Minnetonka, Minn.-based UnitedHealthcare has agreed to pay $3.5 million to settle whistleblower allegations that the company's telephone response unit knowingly mishandled phone calls from Medicare beneficiaries and providers to obtain higher reimbursements, according to the U.S. Justice Department.
The Justice Department alleged that between 1996 and 2000, the unit falsely reported its performance to the CMS to mislead the agency into paying the Medicare durable medical equipment carrier more money to disguise its performance. UnitedHealthcare served as the DME carrier in the northeastern U.S. from 1995-2000, processing DME claims from Medicare beneficiaries and their healthcare providers and DME suppliers.
The CMS establishes certain performance standards by which it measures and compensates carriers and fiscal intermediaries. "This settlement demonstrates our continuing commitment to pursue vigorously allegations of fraud and abuse in Medicare," said Assistant Attorney General Peter Keisler, who heads the Justice Department's civil division, in a news release. "Medicare contractors, along with other health care providers, can and will be held accountable for their billing practices."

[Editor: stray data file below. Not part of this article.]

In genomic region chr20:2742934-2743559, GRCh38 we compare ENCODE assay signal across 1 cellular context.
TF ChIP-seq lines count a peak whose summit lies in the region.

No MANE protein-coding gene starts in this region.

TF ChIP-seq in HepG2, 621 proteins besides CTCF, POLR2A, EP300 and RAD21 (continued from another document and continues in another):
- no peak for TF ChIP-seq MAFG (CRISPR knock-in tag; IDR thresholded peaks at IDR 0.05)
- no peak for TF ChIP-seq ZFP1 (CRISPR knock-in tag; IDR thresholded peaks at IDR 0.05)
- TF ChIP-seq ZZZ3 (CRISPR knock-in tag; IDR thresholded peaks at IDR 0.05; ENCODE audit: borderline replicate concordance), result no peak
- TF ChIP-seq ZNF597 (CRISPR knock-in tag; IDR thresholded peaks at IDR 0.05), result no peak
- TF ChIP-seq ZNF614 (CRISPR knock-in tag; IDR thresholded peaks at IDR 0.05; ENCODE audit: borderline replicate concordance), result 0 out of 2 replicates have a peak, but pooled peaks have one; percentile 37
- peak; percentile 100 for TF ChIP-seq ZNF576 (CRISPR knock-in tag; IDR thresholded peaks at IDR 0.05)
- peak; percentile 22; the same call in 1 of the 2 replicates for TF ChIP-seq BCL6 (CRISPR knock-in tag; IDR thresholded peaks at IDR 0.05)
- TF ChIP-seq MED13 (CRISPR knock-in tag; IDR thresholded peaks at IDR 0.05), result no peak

The whistleblower, a former UnitedHealthcare employee, filed the federal False Claims Act suit under seal in 2001. UnitedHealthcare is one of more than a dozen fiscal intermediaries and carriers who have settled Medicare fraud allegations with the Justice Department.
UnitedHealthcare officials could not be reached for comment at deadline.
UnitedHealth Group, the healthcare-benefit company's parent, in a news release said "these reporting errors pertain to an administrative business unit that UnitedHealth Group exited four years ago" and "did not involve any allegations of wrongdoing related to UnitedHealth Group's current business with the federal government, specifically our Medicare Supplement or Medicare Advantage HMO or PPO business."
UnitedHealth Group said it "discovered inherited problems in that business, promptly self-reported them, and cooperated fully with federal oversight agencies."